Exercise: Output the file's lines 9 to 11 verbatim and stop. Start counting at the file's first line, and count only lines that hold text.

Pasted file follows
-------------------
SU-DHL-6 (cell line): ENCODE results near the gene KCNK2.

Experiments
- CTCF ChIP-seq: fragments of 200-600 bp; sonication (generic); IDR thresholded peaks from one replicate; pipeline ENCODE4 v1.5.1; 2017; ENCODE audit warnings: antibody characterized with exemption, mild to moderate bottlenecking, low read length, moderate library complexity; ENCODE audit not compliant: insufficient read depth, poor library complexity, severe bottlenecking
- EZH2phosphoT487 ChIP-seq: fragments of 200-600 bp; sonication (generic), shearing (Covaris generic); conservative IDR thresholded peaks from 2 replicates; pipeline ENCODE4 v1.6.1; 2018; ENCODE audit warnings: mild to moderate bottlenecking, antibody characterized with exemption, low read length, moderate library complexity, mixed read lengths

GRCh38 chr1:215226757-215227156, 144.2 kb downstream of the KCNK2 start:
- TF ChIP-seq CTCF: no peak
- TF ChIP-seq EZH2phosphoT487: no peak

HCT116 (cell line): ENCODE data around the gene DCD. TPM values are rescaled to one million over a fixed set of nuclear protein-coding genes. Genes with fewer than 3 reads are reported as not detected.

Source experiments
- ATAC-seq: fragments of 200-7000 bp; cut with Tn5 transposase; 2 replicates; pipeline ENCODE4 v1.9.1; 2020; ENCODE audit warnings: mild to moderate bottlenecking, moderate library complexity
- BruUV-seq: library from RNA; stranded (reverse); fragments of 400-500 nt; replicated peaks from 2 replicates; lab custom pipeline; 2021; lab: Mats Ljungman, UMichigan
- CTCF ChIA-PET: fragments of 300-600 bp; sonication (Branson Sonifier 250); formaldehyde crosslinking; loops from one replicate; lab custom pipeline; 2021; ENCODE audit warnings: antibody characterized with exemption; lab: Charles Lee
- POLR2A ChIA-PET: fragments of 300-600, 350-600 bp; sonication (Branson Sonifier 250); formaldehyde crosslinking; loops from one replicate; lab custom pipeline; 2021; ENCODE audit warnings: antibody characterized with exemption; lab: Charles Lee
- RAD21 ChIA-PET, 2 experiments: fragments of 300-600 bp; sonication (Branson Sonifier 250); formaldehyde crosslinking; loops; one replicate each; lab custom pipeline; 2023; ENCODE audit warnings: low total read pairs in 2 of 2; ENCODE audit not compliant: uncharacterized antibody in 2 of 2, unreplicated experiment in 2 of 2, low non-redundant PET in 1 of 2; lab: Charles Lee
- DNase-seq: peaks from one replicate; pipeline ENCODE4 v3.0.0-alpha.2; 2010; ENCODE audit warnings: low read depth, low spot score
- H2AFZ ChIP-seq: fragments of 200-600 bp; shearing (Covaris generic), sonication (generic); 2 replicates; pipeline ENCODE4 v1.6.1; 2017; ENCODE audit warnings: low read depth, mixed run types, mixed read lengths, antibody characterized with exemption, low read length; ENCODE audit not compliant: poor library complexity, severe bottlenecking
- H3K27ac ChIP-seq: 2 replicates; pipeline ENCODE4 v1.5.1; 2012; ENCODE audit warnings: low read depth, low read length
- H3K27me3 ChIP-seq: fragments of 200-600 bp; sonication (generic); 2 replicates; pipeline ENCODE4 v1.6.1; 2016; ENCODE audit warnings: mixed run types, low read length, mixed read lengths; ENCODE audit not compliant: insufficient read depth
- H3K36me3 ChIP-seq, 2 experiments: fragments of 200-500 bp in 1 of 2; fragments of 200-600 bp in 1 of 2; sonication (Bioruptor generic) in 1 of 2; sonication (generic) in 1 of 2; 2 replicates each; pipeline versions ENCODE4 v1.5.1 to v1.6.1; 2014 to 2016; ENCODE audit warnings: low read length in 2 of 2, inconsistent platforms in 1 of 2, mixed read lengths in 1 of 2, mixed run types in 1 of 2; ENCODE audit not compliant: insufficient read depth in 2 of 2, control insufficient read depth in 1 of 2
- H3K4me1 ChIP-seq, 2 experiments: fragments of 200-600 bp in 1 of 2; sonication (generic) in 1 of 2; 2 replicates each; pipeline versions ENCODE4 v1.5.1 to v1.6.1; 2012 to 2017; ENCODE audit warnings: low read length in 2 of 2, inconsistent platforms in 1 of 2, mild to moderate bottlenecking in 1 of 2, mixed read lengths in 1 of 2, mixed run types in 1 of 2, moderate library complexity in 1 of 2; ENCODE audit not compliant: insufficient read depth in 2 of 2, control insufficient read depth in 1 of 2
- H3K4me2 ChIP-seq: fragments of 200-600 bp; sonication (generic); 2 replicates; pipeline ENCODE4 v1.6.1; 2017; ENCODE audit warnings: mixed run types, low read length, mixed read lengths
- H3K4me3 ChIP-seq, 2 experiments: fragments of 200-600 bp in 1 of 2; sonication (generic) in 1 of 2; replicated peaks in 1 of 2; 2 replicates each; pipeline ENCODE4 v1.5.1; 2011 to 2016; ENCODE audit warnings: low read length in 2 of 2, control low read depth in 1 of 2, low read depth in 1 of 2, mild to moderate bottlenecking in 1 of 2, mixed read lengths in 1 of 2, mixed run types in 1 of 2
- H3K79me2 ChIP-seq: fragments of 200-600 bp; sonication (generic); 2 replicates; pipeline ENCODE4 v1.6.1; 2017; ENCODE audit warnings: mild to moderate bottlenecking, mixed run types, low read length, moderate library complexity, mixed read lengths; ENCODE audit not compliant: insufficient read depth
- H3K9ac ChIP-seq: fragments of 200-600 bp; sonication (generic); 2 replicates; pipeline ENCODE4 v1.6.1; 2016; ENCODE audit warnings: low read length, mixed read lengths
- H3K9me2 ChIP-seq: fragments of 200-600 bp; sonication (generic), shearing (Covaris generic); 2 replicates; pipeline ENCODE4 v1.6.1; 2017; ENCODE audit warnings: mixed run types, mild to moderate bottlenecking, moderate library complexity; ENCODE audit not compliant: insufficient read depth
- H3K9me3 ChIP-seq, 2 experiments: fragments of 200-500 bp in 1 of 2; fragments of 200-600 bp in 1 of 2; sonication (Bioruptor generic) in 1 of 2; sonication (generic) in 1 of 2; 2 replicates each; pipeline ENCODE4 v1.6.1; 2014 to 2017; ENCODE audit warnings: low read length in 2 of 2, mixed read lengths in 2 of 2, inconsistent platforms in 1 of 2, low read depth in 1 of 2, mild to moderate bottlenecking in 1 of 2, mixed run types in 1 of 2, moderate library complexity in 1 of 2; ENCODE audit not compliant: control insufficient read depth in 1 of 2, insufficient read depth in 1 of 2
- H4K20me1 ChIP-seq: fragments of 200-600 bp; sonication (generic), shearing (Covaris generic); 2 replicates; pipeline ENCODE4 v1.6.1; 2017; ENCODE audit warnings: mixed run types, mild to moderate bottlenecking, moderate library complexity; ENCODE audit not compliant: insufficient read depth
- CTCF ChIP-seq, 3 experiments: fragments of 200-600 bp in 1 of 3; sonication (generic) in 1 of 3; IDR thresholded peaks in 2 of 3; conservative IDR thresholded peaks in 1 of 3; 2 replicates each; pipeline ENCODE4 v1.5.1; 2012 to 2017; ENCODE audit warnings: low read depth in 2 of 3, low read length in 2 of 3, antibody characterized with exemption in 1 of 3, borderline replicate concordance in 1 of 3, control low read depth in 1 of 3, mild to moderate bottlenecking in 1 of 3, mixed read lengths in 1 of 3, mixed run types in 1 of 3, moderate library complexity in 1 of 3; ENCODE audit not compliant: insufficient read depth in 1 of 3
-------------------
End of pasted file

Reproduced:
Source experiments
- ATAC-seq: fragments of 200-7000 bp; cut with Tn5 transposase; 2 replicates; pipeline ENCODE4 v1.9.1; 2020; ENCODE audit warnings: mild to moderate bottlenecking, moderate library complexity
- BruUV-seq: library from RNA; stranded (reverse); fragments of 400-500 nt; replicated peaks from 2 replicates; lab custom pipeline; 2021; lab: Mats Ljungman, UMichigan